• A unique book on managing Windows clients in an enterprise environment

    Posted on April 27th, 2015 By Andreas Stenhall + No comments

    ECM-Cover-200wMost books written about Microsoft products are very focused on one single product. A book about Windows Server covers all you need about the server OS itself. A book about System Center Configuration Manager covers everything you need to know about ConfigMgr in its bubble and a book about a Windows client covers everything you need to know about the client itself.

    The book Enterprise Client Management using Windows Server 2012 R2 and System Center 2012 R2 covers not only the Windows client (Windows 7 as well as 8.1) but how to manage it using Windows Server 2012 R2 and the System Center 2012 R2 products. So all in all a complete scenario on how to manage your Windows clients in the enterprise in a very effective way using Microsoft management tools available.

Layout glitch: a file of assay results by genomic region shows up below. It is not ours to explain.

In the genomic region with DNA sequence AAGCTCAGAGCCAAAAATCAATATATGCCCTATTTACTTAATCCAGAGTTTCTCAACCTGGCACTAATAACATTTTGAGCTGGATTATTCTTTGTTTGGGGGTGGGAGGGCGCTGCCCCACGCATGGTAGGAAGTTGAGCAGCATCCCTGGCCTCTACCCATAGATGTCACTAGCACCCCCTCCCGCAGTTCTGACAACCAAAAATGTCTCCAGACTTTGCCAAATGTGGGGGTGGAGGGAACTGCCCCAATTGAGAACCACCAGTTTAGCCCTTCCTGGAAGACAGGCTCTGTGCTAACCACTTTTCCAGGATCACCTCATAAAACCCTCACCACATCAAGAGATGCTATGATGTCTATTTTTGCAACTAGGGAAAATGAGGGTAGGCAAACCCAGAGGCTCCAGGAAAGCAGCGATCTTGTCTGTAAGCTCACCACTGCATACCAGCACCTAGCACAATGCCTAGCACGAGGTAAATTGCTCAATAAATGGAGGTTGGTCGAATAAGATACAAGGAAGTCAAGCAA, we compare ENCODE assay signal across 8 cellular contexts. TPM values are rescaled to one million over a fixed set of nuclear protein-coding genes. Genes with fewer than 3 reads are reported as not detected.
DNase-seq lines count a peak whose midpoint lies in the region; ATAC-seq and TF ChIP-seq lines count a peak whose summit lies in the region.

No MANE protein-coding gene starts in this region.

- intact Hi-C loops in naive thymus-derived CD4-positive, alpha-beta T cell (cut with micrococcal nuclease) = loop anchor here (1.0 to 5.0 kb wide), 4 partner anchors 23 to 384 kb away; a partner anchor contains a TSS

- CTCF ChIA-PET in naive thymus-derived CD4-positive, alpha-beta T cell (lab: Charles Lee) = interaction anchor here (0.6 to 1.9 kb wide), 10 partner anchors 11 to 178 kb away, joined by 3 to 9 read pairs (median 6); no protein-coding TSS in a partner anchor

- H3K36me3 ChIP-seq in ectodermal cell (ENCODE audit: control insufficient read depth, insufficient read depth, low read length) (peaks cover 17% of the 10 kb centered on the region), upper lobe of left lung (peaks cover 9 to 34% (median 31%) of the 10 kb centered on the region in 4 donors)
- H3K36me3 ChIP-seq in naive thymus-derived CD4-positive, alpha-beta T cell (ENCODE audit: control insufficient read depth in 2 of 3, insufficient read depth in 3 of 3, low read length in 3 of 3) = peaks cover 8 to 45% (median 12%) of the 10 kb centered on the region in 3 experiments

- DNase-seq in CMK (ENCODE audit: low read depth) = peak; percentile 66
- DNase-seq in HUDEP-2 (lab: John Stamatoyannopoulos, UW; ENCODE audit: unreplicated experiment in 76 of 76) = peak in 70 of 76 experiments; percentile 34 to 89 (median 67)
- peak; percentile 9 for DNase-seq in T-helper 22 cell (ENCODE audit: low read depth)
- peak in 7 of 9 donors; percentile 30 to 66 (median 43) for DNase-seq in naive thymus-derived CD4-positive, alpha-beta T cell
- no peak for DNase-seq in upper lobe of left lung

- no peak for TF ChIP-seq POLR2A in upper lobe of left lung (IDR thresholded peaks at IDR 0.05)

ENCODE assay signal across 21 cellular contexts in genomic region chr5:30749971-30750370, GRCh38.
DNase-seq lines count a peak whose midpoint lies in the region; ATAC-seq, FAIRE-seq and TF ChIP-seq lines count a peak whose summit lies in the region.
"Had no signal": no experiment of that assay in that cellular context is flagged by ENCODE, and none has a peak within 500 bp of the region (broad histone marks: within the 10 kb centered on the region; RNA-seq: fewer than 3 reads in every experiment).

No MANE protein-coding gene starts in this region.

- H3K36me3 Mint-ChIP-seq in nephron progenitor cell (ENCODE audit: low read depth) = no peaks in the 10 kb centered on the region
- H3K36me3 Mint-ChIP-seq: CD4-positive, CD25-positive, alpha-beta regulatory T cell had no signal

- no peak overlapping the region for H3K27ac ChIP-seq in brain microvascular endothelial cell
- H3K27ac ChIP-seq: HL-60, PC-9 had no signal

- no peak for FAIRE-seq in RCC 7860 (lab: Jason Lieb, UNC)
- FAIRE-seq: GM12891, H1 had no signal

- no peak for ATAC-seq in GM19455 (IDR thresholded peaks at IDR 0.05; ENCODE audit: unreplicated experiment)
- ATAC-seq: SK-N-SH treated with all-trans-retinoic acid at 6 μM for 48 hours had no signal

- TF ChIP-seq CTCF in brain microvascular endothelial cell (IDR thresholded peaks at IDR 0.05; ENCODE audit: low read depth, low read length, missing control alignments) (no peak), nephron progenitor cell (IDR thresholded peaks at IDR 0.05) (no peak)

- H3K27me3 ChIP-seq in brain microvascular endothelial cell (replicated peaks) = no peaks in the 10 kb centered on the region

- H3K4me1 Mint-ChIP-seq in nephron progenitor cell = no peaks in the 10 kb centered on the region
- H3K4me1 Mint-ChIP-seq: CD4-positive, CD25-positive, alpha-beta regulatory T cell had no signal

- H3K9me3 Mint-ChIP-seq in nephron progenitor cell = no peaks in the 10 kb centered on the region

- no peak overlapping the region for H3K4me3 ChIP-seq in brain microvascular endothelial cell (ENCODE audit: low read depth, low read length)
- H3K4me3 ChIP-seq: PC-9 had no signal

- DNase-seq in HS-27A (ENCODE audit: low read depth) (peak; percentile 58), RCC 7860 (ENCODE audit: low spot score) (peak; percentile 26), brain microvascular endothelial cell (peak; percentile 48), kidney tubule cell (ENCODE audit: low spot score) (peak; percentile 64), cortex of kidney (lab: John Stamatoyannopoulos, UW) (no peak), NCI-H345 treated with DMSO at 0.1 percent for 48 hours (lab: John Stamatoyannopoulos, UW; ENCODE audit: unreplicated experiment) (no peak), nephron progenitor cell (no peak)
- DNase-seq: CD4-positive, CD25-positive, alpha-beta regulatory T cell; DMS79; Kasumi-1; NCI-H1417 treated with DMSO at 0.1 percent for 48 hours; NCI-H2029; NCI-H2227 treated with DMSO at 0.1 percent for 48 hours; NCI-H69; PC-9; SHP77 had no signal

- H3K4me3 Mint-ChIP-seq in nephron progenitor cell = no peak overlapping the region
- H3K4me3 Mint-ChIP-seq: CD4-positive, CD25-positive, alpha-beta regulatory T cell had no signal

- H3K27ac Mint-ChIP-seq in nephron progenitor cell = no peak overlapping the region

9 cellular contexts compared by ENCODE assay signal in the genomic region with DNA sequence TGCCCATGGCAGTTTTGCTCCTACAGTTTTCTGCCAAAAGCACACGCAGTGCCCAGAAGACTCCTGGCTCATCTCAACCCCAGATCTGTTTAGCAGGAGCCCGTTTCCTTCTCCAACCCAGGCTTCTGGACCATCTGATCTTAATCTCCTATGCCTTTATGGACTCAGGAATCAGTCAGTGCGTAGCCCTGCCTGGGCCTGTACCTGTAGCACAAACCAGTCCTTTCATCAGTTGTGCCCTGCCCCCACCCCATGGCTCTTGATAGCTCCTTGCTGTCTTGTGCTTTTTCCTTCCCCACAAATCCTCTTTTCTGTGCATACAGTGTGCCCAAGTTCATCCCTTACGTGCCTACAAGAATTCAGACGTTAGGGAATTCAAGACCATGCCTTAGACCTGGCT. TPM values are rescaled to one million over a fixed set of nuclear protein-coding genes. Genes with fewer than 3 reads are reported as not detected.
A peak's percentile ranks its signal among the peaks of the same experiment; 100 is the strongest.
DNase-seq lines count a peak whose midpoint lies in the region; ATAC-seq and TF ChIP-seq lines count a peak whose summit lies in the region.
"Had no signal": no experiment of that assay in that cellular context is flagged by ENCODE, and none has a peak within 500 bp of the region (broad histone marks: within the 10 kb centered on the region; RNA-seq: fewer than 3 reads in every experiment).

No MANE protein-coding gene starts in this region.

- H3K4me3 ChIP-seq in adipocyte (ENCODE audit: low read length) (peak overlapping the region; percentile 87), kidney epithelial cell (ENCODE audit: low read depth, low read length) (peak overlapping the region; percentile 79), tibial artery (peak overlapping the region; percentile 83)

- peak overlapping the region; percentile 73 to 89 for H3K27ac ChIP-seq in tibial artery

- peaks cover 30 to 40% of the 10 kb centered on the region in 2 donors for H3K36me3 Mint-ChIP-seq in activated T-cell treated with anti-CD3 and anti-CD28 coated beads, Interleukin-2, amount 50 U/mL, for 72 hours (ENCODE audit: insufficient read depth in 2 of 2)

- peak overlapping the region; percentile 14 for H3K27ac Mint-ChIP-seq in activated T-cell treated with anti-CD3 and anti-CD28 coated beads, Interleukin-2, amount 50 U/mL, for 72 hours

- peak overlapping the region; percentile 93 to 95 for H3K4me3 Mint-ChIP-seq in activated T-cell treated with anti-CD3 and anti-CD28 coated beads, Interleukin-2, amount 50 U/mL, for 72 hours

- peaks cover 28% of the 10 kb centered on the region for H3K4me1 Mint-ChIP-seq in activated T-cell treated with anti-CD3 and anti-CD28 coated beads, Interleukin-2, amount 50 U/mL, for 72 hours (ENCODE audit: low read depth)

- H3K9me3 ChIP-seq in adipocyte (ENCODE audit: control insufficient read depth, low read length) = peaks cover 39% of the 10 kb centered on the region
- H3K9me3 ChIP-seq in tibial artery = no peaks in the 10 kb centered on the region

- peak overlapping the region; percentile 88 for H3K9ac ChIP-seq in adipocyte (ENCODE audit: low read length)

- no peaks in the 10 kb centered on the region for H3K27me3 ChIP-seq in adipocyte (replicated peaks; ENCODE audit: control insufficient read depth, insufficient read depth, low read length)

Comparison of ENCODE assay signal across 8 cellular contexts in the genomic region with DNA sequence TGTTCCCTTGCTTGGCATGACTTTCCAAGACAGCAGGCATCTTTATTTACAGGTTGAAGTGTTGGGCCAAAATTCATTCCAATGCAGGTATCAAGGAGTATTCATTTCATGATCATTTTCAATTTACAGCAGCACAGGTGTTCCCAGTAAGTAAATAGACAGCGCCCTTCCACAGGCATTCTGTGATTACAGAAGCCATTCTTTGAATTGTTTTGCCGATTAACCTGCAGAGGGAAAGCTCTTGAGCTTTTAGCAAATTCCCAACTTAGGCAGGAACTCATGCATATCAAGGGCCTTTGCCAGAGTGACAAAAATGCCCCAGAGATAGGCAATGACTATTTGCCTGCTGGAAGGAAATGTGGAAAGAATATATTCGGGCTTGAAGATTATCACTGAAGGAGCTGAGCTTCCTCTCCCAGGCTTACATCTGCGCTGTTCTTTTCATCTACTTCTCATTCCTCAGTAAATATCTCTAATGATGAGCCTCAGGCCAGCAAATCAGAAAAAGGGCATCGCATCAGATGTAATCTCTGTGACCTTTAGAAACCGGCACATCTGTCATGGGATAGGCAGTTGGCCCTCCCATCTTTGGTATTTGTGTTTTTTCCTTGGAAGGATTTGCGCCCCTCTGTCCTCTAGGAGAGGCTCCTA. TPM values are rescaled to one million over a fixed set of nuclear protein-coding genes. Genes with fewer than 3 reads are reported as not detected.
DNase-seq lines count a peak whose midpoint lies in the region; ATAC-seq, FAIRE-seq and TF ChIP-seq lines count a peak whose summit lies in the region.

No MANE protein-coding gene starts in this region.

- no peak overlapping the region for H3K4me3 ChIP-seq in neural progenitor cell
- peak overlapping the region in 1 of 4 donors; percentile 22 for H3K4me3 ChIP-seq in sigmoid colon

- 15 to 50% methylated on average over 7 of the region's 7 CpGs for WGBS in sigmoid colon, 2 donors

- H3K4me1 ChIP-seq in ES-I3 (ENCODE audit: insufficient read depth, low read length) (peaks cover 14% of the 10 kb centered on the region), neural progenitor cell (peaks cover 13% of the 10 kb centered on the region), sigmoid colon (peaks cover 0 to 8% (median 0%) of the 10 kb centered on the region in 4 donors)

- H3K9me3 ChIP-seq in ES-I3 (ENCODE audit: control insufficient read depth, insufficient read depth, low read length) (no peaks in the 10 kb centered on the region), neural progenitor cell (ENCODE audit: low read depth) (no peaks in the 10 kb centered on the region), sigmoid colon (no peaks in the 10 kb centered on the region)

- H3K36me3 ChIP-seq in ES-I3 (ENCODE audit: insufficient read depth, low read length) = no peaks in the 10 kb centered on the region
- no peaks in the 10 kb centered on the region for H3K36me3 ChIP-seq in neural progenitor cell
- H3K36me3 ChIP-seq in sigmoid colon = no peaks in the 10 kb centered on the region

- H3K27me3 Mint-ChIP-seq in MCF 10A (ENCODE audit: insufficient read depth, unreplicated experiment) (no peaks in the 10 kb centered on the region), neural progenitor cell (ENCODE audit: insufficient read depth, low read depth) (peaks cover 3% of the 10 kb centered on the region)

The book is now also available on Kindle as of mid April 2015!

  • Memory usage comparison Windows 7 (32 and 64 bit) and Windows 8.1 (64-bit)

    Posted on February 17th, 2015 By Andreas Stenhall + No comments

    To demonstrate how Windows is being optimized over time (i.e. from Windows 7 x86/x64 to Windows 8.1 x64) I have made a very fundamental performance benchmarking of the Windows memory consumption. The benchmarking has been done in a virtualized environment. Before measuring the below numbers the clean installation of Windows has been left idle for 5 minutes, then had a reboot. This was been repeated three times after which the below numbers were gathered:

    windows-memory

    The conclusion is that Windows 8.1 in its x64 edition is basically consuming as much memory as the 32-bit version of Windows 7 and running smoother with fewer processes running. Windows 7 64-bit is consuming some 100 megabytes+ compared to Windows 7 32-bit.

  • Resources from my TechDays Sweden 2014 session on preparing for Windows 10

    Posted on November 20th, 2014 By Andreas Stenhall + No comments

    Many thanks to all of you who attended my session yesterday. So here is a summary of the key takeaways from my session “Preparing for Windows 10” at TechDays Sweden 2014 November 19th. Consider this an action list in what you can do today to prepare yourself form Windows 10.